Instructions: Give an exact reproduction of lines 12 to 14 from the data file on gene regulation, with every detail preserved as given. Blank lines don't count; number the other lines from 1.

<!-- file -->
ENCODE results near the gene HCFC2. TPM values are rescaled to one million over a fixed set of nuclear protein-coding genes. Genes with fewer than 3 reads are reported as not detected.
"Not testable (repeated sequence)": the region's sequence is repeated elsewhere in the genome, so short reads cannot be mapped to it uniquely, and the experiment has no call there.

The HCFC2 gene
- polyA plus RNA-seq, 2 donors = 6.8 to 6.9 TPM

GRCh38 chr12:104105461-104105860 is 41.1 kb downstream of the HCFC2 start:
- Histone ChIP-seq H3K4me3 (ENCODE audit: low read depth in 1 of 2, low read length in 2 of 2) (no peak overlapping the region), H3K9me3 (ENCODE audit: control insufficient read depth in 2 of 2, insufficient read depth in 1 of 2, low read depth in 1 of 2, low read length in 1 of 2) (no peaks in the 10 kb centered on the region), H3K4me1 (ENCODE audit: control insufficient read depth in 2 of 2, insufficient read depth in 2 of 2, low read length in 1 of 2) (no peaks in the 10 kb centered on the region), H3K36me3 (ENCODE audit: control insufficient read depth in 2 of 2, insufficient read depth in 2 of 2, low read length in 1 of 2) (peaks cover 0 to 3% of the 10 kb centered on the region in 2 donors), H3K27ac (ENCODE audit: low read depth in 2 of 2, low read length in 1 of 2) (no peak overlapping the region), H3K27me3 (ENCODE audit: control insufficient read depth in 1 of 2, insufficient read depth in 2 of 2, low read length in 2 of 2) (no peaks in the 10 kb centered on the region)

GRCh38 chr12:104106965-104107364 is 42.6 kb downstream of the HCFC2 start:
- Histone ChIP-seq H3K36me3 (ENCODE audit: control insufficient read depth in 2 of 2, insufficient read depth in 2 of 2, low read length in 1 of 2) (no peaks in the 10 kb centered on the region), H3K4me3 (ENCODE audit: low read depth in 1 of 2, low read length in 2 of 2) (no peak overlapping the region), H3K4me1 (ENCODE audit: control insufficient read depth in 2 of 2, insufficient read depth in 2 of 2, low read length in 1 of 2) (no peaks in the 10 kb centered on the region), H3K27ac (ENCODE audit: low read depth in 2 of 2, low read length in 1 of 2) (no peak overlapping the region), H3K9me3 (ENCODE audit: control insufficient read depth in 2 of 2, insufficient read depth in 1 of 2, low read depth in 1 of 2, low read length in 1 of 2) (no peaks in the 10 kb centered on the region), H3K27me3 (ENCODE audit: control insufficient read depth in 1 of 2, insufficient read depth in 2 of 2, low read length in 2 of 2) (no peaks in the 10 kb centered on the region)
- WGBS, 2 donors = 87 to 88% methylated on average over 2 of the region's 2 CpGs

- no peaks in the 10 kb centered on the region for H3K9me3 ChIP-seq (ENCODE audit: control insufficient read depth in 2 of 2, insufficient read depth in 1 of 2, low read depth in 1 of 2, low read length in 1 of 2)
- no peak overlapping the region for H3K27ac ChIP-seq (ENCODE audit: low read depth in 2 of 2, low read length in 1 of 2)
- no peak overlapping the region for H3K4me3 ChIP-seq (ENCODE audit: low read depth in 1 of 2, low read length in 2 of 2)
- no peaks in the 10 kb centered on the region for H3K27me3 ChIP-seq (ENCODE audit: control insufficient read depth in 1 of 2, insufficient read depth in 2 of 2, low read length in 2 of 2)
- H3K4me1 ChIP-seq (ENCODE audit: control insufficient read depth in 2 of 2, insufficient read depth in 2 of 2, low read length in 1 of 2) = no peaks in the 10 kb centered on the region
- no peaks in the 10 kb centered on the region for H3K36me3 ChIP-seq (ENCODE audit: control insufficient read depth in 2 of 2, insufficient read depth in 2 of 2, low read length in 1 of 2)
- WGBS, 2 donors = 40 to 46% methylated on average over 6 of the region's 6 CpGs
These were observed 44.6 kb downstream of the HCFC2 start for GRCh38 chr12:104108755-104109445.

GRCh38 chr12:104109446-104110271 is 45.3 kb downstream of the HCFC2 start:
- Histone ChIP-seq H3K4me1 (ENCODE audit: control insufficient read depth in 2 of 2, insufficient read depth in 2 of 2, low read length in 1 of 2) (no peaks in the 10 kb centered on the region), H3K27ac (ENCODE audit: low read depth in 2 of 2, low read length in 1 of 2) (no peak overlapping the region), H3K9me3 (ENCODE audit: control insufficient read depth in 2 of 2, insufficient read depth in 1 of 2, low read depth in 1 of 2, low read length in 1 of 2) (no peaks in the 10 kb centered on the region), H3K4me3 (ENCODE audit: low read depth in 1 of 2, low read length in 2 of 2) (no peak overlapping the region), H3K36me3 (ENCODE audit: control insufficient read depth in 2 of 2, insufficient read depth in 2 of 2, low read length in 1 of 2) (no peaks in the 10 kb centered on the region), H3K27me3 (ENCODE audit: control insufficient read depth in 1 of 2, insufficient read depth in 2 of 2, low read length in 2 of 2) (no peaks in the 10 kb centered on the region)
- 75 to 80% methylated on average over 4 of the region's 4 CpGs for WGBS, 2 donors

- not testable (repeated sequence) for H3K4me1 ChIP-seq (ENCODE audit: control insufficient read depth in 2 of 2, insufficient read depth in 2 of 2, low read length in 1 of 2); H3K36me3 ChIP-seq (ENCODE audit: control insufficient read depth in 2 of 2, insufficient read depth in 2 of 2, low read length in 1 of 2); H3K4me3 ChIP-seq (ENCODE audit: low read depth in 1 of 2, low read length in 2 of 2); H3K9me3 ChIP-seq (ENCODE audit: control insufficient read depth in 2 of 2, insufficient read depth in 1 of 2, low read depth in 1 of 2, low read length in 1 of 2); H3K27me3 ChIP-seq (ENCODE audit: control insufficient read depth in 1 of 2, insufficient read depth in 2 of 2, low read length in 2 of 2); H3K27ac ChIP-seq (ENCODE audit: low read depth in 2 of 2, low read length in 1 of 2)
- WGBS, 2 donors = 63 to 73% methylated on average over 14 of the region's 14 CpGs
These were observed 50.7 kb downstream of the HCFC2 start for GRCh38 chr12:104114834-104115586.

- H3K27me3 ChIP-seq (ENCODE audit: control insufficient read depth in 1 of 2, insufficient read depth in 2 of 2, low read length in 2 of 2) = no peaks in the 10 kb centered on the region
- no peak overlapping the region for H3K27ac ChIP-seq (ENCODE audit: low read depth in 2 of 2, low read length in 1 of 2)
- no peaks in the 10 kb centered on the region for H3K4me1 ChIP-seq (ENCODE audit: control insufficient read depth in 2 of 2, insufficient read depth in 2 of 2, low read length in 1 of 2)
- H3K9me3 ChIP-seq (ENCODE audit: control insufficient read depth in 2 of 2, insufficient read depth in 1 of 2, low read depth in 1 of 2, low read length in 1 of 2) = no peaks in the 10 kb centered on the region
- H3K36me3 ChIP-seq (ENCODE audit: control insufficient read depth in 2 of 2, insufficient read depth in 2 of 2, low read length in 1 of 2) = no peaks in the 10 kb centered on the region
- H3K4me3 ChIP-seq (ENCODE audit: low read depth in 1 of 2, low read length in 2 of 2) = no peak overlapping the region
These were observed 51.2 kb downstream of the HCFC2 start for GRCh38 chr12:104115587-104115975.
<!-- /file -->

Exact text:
- no peak overlapping the region for H3K4me3 ChIP-seq (ENCODE audit: low read depth in 1 of 2, low read length in 2 of 2)
- no peaks in the 10 kb centered on the region for H3K27me3 ChIP-seq (ENCODE audit: control insufficient read depth in 1 of 2, insufficient read depth in 2 of 2, low read length in 2 of 2)
- H3K4me1 ChIP-seq (ENCODE audit: control insufficient read depth in 2 of 2, insufficient read depth in 2 of 2, low read length in 1 of 2) = no peaks in the 10 kb centered on the region